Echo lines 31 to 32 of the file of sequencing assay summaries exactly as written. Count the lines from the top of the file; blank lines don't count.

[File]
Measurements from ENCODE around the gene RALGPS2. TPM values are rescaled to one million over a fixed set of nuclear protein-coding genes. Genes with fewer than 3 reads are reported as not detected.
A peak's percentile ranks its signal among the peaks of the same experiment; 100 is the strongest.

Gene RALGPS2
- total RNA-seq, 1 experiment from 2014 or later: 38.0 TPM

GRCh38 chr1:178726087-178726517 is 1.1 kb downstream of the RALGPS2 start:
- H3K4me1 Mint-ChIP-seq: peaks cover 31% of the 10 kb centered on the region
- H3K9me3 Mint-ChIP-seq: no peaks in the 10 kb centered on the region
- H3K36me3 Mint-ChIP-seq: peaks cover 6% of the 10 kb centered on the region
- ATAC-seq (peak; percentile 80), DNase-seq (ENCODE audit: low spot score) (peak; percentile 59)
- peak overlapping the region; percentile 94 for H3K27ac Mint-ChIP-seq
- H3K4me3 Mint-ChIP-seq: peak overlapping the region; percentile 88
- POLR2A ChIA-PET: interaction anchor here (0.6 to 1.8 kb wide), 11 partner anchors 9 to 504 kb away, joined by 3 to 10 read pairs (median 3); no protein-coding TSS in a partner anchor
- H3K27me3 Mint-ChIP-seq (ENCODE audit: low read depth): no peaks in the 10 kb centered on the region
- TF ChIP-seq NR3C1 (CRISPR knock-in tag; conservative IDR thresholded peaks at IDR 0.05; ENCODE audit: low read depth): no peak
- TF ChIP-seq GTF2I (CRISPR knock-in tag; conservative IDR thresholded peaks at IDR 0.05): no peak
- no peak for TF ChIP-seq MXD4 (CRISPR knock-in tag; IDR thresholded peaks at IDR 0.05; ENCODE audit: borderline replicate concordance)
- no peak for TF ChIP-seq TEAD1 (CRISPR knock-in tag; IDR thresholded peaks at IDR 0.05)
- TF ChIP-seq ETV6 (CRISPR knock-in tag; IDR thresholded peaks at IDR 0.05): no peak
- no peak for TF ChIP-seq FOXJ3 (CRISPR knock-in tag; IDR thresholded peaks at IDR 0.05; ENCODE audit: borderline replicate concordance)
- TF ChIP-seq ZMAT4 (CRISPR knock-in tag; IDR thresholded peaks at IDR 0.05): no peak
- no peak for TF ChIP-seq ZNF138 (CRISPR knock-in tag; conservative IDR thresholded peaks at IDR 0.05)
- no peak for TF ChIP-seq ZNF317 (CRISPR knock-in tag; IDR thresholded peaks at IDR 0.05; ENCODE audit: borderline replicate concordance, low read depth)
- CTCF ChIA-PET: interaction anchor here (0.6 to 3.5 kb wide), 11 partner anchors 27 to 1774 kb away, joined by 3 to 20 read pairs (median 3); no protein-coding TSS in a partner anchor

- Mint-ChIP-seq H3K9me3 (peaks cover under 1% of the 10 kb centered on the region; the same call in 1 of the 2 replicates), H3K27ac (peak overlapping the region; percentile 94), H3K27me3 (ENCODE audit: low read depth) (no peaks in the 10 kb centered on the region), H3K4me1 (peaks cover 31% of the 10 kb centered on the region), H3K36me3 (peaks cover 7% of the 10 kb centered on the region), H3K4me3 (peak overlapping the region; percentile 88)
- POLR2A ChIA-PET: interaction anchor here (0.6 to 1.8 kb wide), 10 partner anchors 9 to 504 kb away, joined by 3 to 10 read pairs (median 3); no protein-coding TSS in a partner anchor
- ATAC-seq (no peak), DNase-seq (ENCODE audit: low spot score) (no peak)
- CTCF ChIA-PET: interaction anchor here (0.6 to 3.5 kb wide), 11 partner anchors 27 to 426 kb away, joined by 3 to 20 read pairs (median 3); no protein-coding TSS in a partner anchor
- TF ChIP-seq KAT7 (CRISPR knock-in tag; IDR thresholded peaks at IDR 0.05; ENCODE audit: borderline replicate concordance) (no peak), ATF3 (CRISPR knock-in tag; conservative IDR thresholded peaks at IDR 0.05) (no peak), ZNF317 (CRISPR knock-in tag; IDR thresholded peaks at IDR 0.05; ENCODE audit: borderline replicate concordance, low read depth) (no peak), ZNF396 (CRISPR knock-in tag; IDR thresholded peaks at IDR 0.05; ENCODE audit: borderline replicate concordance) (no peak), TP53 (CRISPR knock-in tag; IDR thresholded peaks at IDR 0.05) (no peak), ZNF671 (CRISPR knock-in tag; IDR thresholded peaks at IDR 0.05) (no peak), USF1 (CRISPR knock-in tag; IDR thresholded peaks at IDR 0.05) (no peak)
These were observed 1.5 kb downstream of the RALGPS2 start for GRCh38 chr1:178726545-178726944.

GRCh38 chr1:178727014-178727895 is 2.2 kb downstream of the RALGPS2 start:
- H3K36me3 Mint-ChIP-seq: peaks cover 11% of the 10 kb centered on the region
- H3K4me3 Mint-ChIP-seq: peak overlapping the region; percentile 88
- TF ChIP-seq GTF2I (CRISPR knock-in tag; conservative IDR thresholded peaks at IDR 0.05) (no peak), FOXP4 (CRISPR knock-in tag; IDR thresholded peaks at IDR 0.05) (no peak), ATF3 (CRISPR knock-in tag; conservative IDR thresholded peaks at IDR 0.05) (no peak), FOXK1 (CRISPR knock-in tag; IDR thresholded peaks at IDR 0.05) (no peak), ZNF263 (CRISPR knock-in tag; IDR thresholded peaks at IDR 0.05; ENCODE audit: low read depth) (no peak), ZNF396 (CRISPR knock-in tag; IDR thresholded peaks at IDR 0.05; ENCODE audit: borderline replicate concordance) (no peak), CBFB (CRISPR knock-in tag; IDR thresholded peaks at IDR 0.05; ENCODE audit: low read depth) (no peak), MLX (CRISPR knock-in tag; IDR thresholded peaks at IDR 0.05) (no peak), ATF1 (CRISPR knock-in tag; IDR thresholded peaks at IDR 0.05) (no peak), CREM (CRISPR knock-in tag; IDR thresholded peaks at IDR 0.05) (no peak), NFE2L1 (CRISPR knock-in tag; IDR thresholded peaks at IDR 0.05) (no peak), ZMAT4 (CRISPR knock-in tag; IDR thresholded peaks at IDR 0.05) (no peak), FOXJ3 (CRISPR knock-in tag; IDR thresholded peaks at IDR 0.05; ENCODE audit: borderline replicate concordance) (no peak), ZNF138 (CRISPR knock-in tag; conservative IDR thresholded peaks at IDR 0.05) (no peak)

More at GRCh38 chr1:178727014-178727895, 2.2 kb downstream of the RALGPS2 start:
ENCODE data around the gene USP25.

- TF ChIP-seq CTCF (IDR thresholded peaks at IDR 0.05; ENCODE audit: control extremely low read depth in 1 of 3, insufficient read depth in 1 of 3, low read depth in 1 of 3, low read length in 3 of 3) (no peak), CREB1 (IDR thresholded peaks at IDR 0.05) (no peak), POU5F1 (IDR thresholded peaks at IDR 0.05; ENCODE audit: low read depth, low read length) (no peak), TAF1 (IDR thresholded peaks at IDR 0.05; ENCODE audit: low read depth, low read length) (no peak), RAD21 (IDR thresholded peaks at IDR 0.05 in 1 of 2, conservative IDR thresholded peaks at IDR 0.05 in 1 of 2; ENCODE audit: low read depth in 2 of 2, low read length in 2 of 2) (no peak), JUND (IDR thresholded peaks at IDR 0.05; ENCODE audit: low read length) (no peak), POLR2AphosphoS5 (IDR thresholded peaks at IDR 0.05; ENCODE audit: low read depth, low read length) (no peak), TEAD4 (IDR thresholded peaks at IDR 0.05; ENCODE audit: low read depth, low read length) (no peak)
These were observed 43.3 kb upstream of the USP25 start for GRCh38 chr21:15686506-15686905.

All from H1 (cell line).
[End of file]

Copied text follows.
- H3K36me3 Mint-ChIP-seq: peaks cover 11% of the 10 kb centered on the region
- H3K4me3 Mint-ChIP-seq: peak overlapping the region; percentile 88